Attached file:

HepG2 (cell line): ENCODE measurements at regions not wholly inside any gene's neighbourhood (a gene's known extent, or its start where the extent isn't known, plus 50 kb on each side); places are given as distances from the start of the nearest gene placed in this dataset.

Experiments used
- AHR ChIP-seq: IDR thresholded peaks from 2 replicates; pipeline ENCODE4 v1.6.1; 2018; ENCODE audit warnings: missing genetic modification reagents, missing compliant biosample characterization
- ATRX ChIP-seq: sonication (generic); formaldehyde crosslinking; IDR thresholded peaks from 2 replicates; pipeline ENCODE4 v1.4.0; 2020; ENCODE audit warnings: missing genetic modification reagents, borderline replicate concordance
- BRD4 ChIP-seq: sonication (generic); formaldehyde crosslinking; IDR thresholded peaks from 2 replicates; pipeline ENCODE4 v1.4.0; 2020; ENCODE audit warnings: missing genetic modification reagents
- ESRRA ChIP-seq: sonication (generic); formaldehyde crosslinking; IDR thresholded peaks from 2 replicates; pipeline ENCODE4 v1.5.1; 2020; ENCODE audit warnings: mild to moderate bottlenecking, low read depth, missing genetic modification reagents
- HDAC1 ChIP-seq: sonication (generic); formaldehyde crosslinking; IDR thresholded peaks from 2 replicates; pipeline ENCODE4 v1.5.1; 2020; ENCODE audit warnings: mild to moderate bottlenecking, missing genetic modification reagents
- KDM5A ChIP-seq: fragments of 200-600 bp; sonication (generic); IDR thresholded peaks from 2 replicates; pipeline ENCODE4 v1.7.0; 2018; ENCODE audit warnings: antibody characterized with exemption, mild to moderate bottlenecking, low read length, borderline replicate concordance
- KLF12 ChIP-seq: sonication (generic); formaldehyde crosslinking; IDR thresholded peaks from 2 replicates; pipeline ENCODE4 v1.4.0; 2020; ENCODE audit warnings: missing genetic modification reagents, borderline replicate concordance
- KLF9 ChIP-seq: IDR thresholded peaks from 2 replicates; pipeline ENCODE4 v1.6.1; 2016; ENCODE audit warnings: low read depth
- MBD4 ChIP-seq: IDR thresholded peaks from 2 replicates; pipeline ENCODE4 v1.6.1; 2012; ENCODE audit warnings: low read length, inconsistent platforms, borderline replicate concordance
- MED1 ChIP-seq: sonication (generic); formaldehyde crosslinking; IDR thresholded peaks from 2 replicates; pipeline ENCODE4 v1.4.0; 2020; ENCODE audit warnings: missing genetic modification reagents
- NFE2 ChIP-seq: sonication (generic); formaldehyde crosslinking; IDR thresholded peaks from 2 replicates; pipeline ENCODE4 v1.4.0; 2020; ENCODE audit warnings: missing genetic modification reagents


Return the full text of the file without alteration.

HepG2 (cell line): ENCODE measurements at regions not wholly inside any gene's neighbourhood (a gene's known extent, or its start where the extent isn't known, plus 50 kb on each side); places are given as distances from the start of the nearest gene placed in this dataset.

Experiments used
- AHR ChIP-seq: IDR thresholded peaks from 2 replicates; pipeline ENCODE4 v1.6.1; 2018; ENCODE audit warnings: missing genetic modification reagents, missing compliant biosample characterization
- ATRX ChIP-seq: sonication (generic); formaldehyde crosslinking; IDR thresholded peaks from 2 replicates; pipeline ENCODE4 v1.4.0; 2020; ENCODE audit warnings: missing genetic modification reagents, borderline replicate concordance
- BRD4 ChIP-seq: sonication (generic); formaldehyde crosslinking; IDR thresholded peaks from 2 replicates; pipeline ENCODE4 v1.4.0; 2020; ENCODE audit warnings: missing genetic modification reagents
- ESRRA ChIP-seq: sonication (generic); formaldehyde crosslinking; IDR thresholded peaks from 2 replicates; pipeline ENCODE4 v1.5.1; 2020; ENCODE audit warnings: mild to moderate bottlenecking, low read depth, missing genetic modification reagents
- HDAC1 ChIP-seq: sonication (generic); formaldehyde crosslinking; IDR thresholded peaks from 2 replicates; pipeline ENCODE4 v1.5.1; 2020; ENCODE audit warnings: mild to moderate bottlenecking, missing genetic modification reagents
- KDM5A ChIP-seq: fragments of 200-600 bp; sonication (generic); IDR thresholded peaks from 2 replicates; pipeline ENCODE4 v1.7.0; 2018; ENCODE audit warnings: antibody characterized with exemption, mild to moderate bottlenecking, low read length, borderline replicate concordance
- KLF12 ChIP-seq: sonication (generic); formaldehyde crosslinking; IDR thresholded peaks from 2 replicates; pipeline ENCODE4 v1.4.0; 2020; ENCODE audit warnings: missing genetic modification reagents, borderline replicate concordance
- KLF9 ChIP-seq: IDR thresholded peaks from 2 replicates; pipeline ENCODE4 v1.6.1; 2016; ENCODE audit warnings: low read depth
- MBD4 ChIP-seq: IDR thresholded peaks from 2 replicates; pipeline ENCODE4 v1.6.1; 2012; ENCODE audit warnings: low read length, inconsistent platforms, borderline replicate concordance
- MED1 ChIP-seq: sonication (generic); formaldehyde crosslinking; IDR thresholded peaks from 2 replicates; pipeline ENCODE4 v1.4.0; 2020; ENCODE audit warnings: missing genetic modification reagents
- NFE2 ChIP-seq: sonication (generic); formaldehyde crosslinking; IDR thresholded peaks from 2 replicates; pipeline ENCODE4 v1.4.0; 2020; ENCODE audit warnings: missing genetic modification reagents